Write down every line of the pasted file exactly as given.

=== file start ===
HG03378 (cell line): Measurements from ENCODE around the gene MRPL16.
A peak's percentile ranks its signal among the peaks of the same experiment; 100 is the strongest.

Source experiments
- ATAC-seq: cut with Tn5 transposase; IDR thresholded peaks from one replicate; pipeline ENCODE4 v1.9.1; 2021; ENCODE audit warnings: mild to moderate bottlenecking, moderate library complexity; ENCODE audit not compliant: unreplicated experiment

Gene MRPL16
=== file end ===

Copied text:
HG03378 (cell line): Measurements from ENCODE around the gene MRPL16.
A peak's percentile ranks its signal among the peaks of the same experiment; 100 is the strongest.

Source experiments
- ATAC-seq: cut with Tn5 transposase; IDR thresholded peaks from one replicate; pipeline ENCODE4 v1.9.1; 2021; ENCODE audit warnings: mild to moderate bottlenecking, moderate library complexity; ENCODE audit not compliant: unreplicated experiment

Gene MRPL16